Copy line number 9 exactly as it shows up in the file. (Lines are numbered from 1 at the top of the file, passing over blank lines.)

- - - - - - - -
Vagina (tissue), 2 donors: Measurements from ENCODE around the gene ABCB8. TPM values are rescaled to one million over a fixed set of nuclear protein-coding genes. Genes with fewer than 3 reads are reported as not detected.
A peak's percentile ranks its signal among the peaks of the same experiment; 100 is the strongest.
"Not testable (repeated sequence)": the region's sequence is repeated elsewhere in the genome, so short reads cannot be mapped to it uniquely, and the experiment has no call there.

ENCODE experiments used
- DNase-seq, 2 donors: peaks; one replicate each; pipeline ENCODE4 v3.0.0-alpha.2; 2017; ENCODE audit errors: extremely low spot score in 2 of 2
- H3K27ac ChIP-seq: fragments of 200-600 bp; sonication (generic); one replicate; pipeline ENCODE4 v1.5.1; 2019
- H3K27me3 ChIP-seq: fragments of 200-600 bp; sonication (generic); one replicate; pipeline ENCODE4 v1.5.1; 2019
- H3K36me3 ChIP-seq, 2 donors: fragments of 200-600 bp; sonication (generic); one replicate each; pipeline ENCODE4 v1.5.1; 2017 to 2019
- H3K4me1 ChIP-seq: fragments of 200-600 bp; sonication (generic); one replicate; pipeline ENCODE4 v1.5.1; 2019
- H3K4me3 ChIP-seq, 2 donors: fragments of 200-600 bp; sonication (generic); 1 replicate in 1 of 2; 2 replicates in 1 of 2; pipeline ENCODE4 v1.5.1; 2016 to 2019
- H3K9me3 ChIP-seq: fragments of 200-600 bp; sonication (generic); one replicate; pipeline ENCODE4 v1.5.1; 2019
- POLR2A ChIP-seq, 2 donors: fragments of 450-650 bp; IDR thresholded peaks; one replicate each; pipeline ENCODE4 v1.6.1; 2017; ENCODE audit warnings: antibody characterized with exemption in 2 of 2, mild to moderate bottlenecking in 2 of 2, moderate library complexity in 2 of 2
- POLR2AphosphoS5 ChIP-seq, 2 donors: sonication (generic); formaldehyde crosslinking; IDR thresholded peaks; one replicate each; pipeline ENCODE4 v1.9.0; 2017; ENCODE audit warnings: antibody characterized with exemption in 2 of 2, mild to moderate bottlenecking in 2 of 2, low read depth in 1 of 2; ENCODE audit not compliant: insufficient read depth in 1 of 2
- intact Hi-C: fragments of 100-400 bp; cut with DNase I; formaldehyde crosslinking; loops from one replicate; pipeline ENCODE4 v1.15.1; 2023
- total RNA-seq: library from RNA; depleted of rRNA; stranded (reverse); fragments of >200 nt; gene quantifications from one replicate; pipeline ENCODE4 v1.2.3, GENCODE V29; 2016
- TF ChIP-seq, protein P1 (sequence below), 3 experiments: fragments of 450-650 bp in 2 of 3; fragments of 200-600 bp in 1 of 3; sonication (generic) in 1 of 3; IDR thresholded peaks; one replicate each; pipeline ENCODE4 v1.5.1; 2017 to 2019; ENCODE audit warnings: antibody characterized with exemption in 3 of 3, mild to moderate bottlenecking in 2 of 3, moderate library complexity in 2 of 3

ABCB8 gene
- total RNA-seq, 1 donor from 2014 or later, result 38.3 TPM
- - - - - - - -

- H3K4me1 ChIP-seq: fragments of 200-600 bp; sonication (generic); one replicate; pipeline ENCODE4 v1.5.1; 2019